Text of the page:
One of my favourite side quests – yes, once again, a simple fetch quest – involves the character Operator 6O. While 2B, our first protagonist, gets to explore earth in all its dilapidated beauty, 6O is fixed to her spot in a space station, never getting to visit the space rock we call home, despite her fascination with it.
In this particular quest, she asks 2B to find her a particular rose. Once you do that, 6O is incredibly grateful, and imagines all of the nature that might still exist on the planet, cataclysm nonwithstanding. It's not until later, during the main story, where this pays off.
At a certain point, pretty much all of the androids are taken over by a virus, including 6O. If you managed to find her the rose – despite her slow and upsetting corruption that eats away at everything that she is – she thanks 2B. A moment of clarity in the fugue. And holy shit is it such a sad moment.
But. Neither of these side quests might fit into your general routine. We all only have so much time in the day, and sometimes we don't have the opportunity for side quests – despite them offering some beautiful pieces of storytelling, some neat gear, or just a touch more EXP.
The Switch, however, lets you find time in ways PS5 and Xbox Series S/X just can't. Sure, I can admit that the gameplay aspects of the quests mentioned above aren't the most exciting in the world, but they're worth seeking out and wrapping up to find out more about the characters that inhabit said world.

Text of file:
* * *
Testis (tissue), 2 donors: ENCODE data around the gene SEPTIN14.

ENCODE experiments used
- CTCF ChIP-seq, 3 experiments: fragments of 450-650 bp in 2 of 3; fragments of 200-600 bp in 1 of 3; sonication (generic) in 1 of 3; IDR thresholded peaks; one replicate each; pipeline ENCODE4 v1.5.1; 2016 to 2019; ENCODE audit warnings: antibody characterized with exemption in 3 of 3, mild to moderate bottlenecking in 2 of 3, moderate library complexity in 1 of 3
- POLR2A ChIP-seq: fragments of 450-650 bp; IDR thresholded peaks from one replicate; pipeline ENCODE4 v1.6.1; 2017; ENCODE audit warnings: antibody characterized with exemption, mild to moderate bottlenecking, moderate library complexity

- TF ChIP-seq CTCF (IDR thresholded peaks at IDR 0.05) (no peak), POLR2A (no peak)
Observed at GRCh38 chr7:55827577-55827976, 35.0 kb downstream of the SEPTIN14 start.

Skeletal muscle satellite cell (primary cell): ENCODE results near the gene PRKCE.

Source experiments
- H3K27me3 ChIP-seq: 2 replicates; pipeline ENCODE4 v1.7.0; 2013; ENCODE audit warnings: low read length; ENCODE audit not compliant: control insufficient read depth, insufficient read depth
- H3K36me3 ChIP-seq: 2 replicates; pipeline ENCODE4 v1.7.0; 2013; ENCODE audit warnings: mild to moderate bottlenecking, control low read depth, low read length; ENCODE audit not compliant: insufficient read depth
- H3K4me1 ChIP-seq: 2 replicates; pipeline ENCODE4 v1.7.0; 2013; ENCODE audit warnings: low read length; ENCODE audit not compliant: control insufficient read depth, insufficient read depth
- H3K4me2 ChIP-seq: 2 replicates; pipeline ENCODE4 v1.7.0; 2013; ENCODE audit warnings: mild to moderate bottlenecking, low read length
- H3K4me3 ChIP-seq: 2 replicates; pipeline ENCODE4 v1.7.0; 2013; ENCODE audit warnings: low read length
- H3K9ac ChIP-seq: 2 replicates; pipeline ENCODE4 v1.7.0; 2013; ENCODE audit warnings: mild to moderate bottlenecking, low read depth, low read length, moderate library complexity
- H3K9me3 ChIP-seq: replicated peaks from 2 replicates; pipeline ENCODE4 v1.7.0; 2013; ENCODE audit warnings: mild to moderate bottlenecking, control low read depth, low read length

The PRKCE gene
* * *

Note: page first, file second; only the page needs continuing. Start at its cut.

People might make remarks about the Switch just being 'a home for games you already own from four years ago', but there are plenty of adults who own Ninty's plucky little hybrid console for exactly the reasons I'm outlinning above: so they're able to pick it up for half an hour, and put it down again.
I've put in a couple of playthroughs of Nier Automata since its release, and if I can manage it, I'll try to fit in another when it comes to Switch (with the added justification that I can buy another copy because my partner has never played it, but does own a Switch).
The thing is though: I don't have as much time as I used to, so while I'm at home, I might not be able to play any of the side stories. But those moments where I'm on a bus, or a train, or a plane: those will be the times when I cry over silly little robots just trying to make their way in the world, half an hour at a time.